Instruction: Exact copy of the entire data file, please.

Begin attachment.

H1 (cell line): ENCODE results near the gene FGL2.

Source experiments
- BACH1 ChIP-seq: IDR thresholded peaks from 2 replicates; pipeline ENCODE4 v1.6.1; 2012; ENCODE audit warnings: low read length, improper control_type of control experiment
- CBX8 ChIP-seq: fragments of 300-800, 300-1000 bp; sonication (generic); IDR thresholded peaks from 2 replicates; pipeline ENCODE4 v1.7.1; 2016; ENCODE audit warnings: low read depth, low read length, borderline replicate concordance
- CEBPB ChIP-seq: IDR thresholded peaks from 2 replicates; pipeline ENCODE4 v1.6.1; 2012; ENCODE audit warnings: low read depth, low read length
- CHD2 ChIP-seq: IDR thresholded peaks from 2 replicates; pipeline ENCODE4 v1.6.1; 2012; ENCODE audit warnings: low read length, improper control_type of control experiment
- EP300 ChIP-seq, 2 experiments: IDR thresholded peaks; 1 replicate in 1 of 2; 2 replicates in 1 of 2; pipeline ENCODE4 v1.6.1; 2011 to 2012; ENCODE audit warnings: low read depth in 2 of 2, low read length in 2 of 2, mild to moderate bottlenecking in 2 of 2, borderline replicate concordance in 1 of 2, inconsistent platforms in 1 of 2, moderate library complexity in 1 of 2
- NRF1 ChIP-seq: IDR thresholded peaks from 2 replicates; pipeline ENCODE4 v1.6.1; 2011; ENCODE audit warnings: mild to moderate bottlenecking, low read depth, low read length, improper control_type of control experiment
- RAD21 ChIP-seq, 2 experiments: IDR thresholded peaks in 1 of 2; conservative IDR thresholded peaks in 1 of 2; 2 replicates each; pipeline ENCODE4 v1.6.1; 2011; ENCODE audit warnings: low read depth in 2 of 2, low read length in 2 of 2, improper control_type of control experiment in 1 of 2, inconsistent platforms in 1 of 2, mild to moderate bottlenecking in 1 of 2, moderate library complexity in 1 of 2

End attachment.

H1 (cell line): ENCODE results near the gene FGL2.

Source experiments
- BACH1 ChIP-seq: IDR thresholded peaks from 2 replicates; pipeline ENCODE4 v1.6.1; 2012; ENCODE audit warnings: low read length, improper control_type of control experiment
- CBX8 ChIP-seq: fragments of 300-800, 300-1000 bp; sonication (generic); IDR thresholded peaks from 2 replicates; pipeline ENCODE4 v1.7.1; 2016; ENCODE audit warnings: low read depth, low read length, borderline replicate concordance
- CEBPB ChIP-seq: IDR thresholded peaks from 2 replicates; pipeline ENCODE4 v1.6.1; 2012; ENCODE audit warnings: low read depth, low read length
- CHD2 ChIP-seq: IDR thresholded peaks from 2 replicates; pipeline ENCODE4 v1.6.1; 2012; ENCODE audit warnings: low read length, improper control_type of control experiment
- EP300 ChIP-seq, 2 experiments: IDR thresholded peaks; 1 replicate in 1 of 2; 2 replicates in 1 of 2; pipeline ENCODE4 v1.6.1; 2011 to 2012; ENCODE audit warnings: low read depth in 2 of 2, low read length in 2 of 2, mild to moderate bottlenecking in 2 of 2, borderline replicate concordance in 1 of 2, inconsistent platforms in 1 of 2, moderate library complexity in 1 of 2
- NRF1 ChIP-seq: IDR thresholded peaks from 2 replicates; pipeline ENCODE4 v1.6.1; 2011; ENCODE audit warnings: mild to moderate bottlenecking, low read depth, low read length, improper control_type of control experiment
- RAD21 ChIP-seq, 2 experiments: IDR thresholded peaks in 1 of 2; conservative IDR thresholded peaks in 1 of 2; 2 replicates each; pipeline ENCODE4 v1.6.1; 2011; ENCODE audit warnings: low read depth in 2 of 2, low read length in 2 of 2, improper control_type of control experiment in 1 of 2, inconsistent platforms in 1 of 2, mild to moderate bottlenecking in 1 of 2, moderate library complexity in 1 of 2